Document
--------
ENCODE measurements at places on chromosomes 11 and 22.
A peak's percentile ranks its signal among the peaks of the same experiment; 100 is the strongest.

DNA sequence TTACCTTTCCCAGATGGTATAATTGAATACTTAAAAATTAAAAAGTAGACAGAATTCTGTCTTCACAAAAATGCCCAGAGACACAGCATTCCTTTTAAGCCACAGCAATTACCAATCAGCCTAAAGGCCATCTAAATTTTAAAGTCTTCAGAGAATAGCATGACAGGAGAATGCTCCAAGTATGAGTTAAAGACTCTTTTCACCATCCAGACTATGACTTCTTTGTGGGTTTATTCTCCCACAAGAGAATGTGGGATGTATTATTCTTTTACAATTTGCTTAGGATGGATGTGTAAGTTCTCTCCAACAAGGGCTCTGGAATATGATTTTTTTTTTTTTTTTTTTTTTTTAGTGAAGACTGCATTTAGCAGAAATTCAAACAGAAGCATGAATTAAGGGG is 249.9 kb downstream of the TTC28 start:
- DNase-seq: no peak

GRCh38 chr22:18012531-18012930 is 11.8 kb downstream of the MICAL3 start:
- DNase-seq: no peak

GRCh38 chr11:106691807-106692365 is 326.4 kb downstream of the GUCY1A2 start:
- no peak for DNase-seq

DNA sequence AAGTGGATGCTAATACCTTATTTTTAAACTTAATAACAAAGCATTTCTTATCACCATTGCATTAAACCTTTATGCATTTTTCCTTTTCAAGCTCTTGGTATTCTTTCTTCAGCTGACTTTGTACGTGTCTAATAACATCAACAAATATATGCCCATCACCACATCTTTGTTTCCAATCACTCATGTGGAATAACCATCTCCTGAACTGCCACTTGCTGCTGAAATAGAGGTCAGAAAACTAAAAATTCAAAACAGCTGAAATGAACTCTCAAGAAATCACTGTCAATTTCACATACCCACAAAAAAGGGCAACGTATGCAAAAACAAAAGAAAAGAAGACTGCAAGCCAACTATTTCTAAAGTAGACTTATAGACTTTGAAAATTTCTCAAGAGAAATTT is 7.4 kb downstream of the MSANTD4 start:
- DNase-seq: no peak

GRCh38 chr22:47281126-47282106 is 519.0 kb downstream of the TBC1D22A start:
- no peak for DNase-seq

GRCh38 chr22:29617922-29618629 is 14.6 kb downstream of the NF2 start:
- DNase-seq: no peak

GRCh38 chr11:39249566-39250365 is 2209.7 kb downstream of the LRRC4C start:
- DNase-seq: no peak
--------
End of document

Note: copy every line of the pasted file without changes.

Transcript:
ENCODE measurements at places on chromosomes 11 and 22.
A peak's percentile ranks its signal among the peaks of the same experiment; 100 is the strongest.

DNA sequence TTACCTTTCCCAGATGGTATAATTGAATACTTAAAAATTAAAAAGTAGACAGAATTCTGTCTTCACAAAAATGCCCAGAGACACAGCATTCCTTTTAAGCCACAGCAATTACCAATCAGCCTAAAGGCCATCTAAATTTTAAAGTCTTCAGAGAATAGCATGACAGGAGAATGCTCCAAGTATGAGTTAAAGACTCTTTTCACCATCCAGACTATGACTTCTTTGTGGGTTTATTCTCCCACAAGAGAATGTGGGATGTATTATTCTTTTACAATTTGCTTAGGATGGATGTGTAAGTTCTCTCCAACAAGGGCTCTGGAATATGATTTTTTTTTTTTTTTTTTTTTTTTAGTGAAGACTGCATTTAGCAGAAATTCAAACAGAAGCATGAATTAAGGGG is 249.9 kb downstream of the TTC28 start:
- DNase-seq: no peak

GRCh38 chr22:18012531-18012930 is 11.8 kb downstream of the MICAL3 start:
- DNase-seq: no peak

GRCh38 chr11:106691807-106692365 is 326.4 kb downstream of the GUCY1A2 start:
- no peak for DNase-seq

DNA sequence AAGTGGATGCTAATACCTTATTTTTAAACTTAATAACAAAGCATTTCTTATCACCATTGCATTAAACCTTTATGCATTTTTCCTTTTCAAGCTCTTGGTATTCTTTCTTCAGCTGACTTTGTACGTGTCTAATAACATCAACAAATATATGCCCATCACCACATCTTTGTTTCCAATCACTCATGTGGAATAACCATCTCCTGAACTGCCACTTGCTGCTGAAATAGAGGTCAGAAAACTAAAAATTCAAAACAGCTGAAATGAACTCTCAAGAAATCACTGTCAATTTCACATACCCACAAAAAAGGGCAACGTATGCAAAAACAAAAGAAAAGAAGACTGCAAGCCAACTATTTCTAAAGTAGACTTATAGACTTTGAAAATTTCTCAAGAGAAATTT is 7.4 kb downstream of the MSANTD4 start:
- DNase-seq: no peak

GRCh38 chr22:47281126-47282106 is 519.0 kb downstream of the TBC1D22A start:
- no peak for DNase-seq

GRCh38 chr22:29617922-29618629 is 14.6 kb downstream of the NF2 start:
- DNase-seq: no peak

GRCh38 chr11:39249566-39250365 is 2209.7 kb downstream of the LRRC4C start:
- DNase-seq: no peak